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Peru, corruption and what to do about the Summit of the Americas?

Wednesday’s resignation of Peru’s president Pedro Pablo Kuczynski has thrown an already problematic upcoming Summit of the Americas into doubt. With so many governments in the region facing corruption allegations the summit could be postponed a year.
Opinión
Eric Farnsworth is vice president of the Council of the Americas and Americas Society, AS/COA.
2018-03-22T11:56:50-04:00
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El presidente de Perú, Pedro Pablo Kuczynski, abandona el Palacio de Gobierno en Lima después de grabar un mensaje televisivo anunciando su renuncia. Crédito: AFP

A year of political change in Latin America just became more unstable with Wednesday’s resignation of Peru’s president Pedro Pablo Kuczynski, known universally as PPK, prior to an impeachment vote for alleged vote buying he was sure to lose.

Kuczynski denied any allegations of corruption, but the timing of his resignation could not be worse. In just three weeks Peru is scheduled to host the next Summit of the Americas, a periodic gathering of regional leaders including President Donald Trump, when the eyes of much of the region will be focused on the host nation. The theme? The fight against corruption.

Now that Peru’s president—the host—has resigned, active consideration should be given to postponing the Summit. This would allow regional leaders take stock of the situation in Peru and to consider more fully the implications of a Summit in Lima under existing circumstances.

If postponed until 2019, it would also allow Brazil, Colombia, Mexico, Paraguay, and other nations which will hold elections this year to send their newly-elected presidents to the Summit in order to agree a forward looking agenda with concrete commitments that are more likely to be implemented.

Even before Kuczynski’s resignation, the Summit has proven to be controversial. Venezuela’s president, Nicolas Maduro, has been disinvited, appropriately, for gross corruption and anti-democratic actions. Kuczynski has been one of the most outspoken leaders in the fight against the Venezuelan regime; the informal regional group working to restore democracy to Venezuela was initiated in Lima under his leadership.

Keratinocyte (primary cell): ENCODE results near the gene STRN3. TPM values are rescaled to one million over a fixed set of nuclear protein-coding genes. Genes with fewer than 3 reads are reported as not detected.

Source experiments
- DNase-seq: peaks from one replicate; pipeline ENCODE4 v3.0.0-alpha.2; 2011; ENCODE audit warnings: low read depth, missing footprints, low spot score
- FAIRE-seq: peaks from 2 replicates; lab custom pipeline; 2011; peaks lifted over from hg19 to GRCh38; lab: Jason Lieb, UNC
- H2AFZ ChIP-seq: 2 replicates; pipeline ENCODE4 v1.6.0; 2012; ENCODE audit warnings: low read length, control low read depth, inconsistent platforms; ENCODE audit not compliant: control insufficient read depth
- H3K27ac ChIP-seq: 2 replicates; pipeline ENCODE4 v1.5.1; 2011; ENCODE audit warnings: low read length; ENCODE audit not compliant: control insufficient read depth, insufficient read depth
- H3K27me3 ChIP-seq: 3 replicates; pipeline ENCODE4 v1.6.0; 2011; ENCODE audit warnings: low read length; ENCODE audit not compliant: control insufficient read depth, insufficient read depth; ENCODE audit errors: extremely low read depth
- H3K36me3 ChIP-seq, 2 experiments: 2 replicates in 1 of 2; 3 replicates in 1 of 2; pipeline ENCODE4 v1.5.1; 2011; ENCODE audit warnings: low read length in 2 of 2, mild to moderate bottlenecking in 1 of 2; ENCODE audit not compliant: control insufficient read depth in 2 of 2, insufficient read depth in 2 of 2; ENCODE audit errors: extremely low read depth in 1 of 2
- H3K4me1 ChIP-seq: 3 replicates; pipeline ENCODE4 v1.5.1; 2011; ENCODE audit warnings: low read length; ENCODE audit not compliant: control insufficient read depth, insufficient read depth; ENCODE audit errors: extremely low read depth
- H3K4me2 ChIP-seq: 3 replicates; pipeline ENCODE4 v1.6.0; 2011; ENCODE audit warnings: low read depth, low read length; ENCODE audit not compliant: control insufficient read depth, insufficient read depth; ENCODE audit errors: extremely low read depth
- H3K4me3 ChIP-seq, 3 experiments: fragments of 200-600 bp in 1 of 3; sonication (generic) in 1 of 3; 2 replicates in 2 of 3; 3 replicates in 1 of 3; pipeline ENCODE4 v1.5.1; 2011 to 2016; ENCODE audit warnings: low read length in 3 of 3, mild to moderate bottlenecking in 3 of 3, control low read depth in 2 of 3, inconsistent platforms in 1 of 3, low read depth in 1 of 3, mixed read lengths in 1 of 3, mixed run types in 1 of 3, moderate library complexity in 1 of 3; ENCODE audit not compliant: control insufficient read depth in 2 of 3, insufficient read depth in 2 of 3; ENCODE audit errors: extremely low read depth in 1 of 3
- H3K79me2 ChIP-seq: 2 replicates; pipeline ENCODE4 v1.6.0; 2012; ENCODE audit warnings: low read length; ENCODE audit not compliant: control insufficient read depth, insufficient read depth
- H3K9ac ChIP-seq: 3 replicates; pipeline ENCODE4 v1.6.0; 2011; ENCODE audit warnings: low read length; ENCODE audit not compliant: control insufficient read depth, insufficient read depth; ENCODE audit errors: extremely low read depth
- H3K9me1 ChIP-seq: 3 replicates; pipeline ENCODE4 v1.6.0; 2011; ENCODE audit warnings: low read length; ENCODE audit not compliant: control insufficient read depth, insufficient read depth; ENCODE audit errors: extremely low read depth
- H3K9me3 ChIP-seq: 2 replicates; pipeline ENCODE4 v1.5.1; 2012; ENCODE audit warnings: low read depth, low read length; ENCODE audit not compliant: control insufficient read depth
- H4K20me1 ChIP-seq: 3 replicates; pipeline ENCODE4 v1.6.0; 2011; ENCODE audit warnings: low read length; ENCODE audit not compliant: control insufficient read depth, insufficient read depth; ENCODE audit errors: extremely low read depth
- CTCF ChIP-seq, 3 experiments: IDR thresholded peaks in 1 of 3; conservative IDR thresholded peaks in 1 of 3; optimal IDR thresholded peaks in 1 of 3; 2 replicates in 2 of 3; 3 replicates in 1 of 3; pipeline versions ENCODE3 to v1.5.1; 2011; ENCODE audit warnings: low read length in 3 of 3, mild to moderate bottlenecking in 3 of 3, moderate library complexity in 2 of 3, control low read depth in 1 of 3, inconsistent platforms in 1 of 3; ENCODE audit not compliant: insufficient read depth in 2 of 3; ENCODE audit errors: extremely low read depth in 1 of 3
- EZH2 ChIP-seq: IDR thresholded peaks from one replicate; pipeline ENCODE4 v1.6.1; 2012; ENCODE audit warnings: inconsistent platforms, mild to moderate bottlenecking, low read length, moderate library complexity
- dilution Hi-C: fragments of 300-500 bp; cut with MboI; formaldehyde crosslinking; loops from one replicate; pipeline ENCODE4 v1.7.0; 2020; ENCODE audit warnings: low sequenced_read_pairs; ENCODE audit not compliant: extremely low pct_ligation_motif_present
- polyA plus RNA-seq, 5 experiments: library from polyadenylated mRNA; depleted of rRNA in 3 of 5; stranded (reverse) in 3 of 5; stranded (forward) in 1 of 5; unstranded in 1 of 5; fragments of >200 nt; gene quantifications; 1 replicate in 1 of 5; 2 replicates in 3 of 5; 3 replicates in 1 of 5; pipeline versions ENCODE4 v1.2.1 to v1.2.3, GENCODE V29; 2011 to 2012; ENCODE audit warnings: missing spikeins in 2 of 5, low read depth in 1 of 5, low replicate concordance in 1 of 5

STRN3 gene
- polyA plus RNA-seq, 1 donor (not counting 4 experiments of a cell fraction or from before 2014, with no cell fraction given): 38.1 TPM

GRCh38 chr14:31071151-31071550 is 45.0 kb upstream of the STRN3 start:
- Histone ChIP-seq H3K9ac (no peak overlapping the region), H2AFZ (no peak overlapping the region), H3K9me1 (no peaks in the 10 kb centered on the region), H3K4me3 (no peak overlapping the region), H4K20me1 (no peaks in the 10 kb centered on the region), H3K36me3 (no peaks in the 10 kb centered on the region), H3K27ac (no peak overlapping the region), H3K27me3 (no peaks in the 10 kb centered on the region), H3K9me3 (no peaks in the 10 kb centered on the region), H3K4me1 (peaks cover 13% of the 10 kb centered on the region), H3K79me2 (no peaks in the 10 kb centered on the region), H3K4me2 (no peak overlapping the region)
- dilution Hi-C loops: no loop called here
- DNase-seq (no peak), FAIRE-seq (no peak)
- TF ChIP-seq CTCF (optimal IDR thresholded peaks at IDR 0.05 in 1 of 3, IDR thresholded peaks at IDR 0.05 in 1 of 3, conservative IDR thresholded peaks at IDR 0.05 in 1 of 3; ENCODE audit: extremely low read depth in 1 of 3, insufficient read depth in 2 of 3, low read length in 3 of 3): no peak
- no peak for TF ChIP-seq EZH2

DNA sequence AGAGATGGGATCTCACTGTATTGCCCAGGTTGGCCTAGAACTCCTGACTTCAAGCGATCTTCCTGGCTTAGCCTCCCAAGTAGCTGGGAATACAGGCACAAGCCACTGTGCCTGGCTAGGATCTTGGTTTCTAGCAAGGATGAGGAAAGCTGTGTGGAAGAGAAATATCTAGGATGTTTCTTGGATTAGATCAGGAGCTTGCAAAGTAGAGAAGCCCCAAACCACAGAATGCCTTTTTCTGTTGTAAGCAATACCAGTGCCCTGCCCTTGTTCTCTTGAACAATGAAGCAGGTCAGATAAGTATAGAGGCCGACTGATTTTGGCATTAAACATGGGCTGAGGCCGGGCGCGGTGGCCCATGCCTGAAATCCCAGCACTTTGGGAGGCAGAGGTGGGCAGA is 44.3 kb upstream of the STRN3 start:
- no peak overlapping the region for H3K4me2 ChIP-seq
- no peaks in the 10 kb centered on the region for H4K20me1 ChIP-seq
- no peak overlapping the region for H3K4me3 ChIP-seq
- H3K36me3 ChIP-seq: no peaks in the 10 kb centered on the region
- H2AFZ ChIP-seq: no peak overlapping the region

Postponing the summit would give the hemisphere another tool to use with the Maduro regime in Caracas. If the hemisphere leaders were to state clearly and unequivocally in advance that without free and fair elections, Venezuela’s current executive leadership will not be welcome to participate, the burden would then be placed where it belongs: on Caracas.

If there is a silver lining, Kuczynski’s resignation gives the hemisphere a legitimate opportunity to rethink and repurpose the Summits of the Americas as a way to promote strong democratic governance and increasing trade and economic integration among those nations able to make and implement such commitments. It is an opportunity they may not have sought, but which they should nonetheless now seize.

Kuczynski political woes began last year. The president barely survived an impeachment vote in December after congressional investigators linked him to Brazil’s construction giant Odebrecht which has admitted paying some $800 million in bribes to obtain contracts throughout Latin America. A Kuczynski company received money from Odebrecht during a time that Kuczynski was a government minister more than a decade ago.

Kuczynski beat an impeachment vote in December after he appeared to make a deal with a small group of legislators to free, on medical grounds, imprisoned former president Alberto Fujimori, who was serving a sentence for human rights violations and corruption during his years in power during the 1990s.

But this proved to be a deal with the devil: a resulting Christmas-eve release of Fujimori for “humanitarian” reasons threw Peru into political turmoil, weakening the president and making him vulnerable to the renewed, concerted, and now successful efforts of the opposition to drive him from office.

Ahead of a second impeachment vote, Popular Force, the political party headed by Keiko Fujimori, the daughter of the former president, released a slew of videos, that appeared to show Kuczynski’s allies offering government contracts to legislators in exchange for their political support against the impeachment.

Kuczynski’s dramatic fall is a far cry from his 2016 election victory.

The international community welcomed Kuczynski, 79, a former Wall Street banker, as a pro-business, pro-Western leader more interested in results than ideological crusades or self-aggrandizement. Peru was seen as a virtual model: well-managed and growing economically, an important link between Latin America and Asia, a true partner for the United States.

But despite early accomplishments, Kuczynski’s administration, which lacked a majority in Congress, was dependent to a large extent on the goodwill of the opposition, led by Fujimori’s daughter Keiko, whom he defeated in a bare-knuckled run-off for the presidency.

In defeat, Ms. Fujimori has strengthened her position in Congress where she was able to weaponize allegations of corruption against the president, maneuvering Kuczynski into an untenable position where resignation was his only option.

The result: Fujimorismo is now re-ascendant in Peru. The former president has been pardoned while his daughter in Congress is driving the national agenda. Meanwhile, Peru’s hard-won reputation for stability has taken a serious hit. Additional political uncertainty is virtually guaranteed.

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